The Chancellor said the measures he set out in the Commons will have a “transformational” impact on the economy, easing labour shortages which have been holding back growth.
Hunt also hit out at claims the Budget was aimed at the wealthiest saying it was “bizarre” to say his Budget had been aimed at the wealthiest 1% following his decision to get rid of the lifetime allowance threshold on personal pensions.
When asked if it was fair to brand his fiscal package as a “tax giveaway for the very rich”, Jeremy Hunt said: “I think it is a rather bizarre thing to say that when this is a set of measures that mean in two weeks’ time we are going to be spending a total of £94 billion this year.
“A huge amount of money, giving around £3,000 of cost-of-living support to a typical household, including uprating benefits with inflation, one-off payments to people on low incomes of up to £900.
“We’ve extended the energy price guarantee at £2,500 for another three months, we’ve frozen the rise in fuel duty — these are cost-of-living measures that show we are a country, and indeed a Government, that wants to help people on low incomes through difficult times.”
The claims come following controversy over a tax break to discourage an estimated 15,000 high earners from leaving the workforce early, including the abolition of the £1.07 million lifetime pensions allowance.
The measure is primarily aimed at NHS consultants who have been leaving the health service because they say the pension rules mean it is not worth them carrying on.
However, it faced heavy criticism, with the Resolution Foundation (RF) think tank saying it was “hugely wasteful”, costing around £80,000 per job.
It said a tax giveaway on such a scale could see some workers choosing to retire early, or using their now uncapped pensions savings to avoid inheritance tax.
“It’s a big victory for NHS consultants but poor value for money for Britain,” said RF chief executive Torsten Bell.
Jeremy Hunt said it was “impossible” to know how many doctors would be encouraged to return to work or take on extra shifts following his Budget decision to lift the cap on the tax-free lifetime pension allowance.
The Chancellor claimed that scrapping the tax-free cap on the lifetime pensions allowance could help to reduce the £3 billion spent per year on locum and agency staff in the NHS.
He told BBC Breakfast: “The other options, if we had a scheme that was just for doctors, it would actually be more aggressive because what we’ve announced doesn’t help the very wealthiest doctors.
“It still keeps in a limit on the amount you can put in tax-free every year, but most importantly, it is something we can introduce in two weeks’ time and we can deal with a problem.
“The NHS at the moment spends about £3 billion a year paying for locum doctors and agency nurses because of these staffing shortfalls. This will help to reduce that, it will free up more resources.
“The British Medical Association, who you might imagine I’m not on their Christmas card list, has said this is potentially transformative for the NHS and it means doctors will not now leave the NHS because of the way pension taxes work, and I think that is a very important step forward.”
In a separate interview with BBC Radio 4: “What we want to do is solve the issue for doctors.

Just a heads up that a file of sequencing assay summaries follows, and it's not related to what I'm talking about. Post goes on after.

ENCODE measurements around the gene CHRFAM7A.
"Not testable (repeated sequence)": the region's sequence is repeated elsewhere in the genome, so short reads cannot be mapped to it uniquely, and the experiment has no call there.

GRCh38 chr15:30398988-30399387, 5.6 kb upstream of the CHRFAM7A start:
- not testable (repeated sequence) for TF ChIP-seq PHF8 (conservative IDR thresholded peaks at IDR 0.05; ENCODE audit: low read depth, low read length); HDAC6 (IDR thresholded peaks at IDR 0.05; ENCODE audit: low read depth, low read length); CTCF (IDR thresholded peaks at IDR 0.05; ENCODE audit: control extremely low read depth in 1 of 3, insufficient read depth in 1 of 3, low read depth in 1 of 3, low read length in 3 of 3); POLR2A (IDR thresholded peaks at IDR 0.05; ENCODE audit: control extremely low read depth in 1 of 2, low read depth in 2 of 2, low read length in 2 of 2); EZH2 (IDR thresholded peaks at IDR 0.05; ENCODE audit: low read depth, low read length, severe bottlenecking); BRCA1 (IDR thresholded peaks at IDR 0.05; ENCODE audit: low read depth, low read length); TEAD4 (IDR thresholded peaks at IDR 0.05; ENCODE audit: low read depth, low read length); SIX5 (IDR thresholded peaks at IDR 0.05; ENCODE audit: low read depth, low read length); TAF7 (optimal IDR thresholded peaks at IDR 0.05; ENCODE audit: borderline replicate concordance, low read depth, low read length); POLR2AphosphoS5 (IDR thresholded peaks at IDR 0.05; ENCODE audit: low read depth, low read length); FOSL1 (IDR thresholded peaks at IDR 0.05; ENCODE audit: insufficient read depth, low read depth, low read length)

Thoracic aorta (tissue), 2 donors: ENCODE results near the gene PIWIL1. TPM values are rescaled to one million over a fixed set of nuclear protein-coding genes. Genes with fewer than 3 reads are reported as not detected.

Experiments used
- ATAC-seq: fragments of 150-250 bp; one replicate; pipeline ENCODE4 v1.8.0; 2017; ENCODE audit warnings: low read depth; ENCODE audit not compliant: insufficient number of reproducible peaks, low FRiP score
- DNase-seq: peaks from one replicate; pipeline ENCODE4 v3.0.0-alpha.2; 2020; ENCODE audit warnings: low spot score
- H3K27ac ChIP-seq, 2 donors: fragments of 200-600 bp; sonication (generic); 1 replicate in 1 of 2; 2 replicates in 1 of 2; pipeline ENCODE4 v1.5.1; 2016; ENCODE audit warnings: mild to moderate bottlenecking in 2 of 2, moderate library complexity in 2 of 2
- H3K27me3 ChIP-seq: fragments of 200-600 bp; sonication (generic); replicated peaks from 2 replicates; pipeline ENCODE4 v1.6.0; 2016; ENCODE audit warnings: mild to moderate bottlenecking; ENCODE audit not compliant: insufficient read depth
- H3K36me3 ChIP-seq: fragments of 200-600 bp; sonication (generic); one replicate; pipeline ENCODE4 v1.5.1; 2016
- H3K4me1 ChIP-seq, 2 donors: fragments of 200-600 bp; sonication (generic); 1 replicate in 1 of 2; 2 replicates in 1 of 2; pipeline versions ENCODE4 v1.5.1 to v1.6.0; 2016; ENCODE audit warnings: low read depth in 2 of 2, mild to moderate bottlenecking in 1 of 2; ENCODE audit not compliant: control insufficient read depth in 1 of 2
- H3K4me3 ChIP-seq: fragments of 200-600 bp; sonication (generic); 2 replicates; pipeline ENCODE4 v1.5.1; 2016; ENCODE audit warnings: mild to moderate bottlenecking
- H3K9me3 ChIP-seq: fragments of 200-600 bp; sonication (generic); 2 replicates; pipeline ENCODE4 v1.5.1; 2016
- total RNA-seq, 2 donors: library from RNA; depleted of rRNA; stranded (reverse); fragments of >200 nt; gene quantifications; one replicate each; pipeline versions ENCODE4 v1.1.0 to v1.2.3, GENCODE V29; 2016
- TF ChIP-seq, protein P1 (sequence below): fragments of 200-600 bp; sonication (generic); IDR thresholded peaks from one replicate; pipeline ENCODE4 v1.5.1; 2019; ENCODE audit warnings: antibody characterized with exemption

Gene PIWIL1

“It is impossible to know the exact number, but what we do know is what doctors are telling us.
“We do know that we have a shortage of doctors and we know we have a very big backlog, and that is why we’ve decided this is a very important measure to get the NHS working.”
He said the lifetime allowance measure would also help people to see a doctor more quickly.
Speaking later on BBC Radio 4’s Today programme, Mr Hunt said the cost-of-living support package “dwarves any of the other single measures that we’ve done”.
The Chancellor also accused Labour of shifting their position “overnight” on scrapping the lifetime pension allowance threshold after the opposition party said they would reverse the Budget policy if they win power at the next election.
Jeremy Hunt, asked on Sky News whether the NHS needed more nurses rather than consultants earning more than £100,000, said: “We need more nurses and we are recruiting many more nurses into the NHS.
“But yes, I think if you talk to anyone in the NHS, they will say doctors leaving the workforce because of pension rules is a big problem.
“It is something, incidentally, that Labour advocated last September.
“(Shadow health secretary) West Streeting said we should get rid of the cap on pensions, the lifetime allowance.
“He seems to have changed his mind overnight on that one. He said it was crazy and it would save lives to get rid of that cap.
“Well, he was right in September when he said that.”
Dr Vishal Sharma, a cardiologist and British Medical Association (BMA) pensions committee chairman, has welcomed “decisive action” taken by the Chancellor which he said will make a difference to the number of staff leaving the NHS.
Dr Sharma told BBC Breakfast: “The NHS has really been struggling, so we’ve been losing doctors ever since pension rules started to be tinkered with.
“And over the last sort of 10 or 12 years, the number of hospital consultants that have taken early retirement have tripled, and for GPs it has been nearly four times.
“And we’re really heading towards a sort of precipice where huge numbers were going to go unless things changed.
“So it’s really welcome that the Chancellor’s listened to our concerns and actually taken some decisive action.”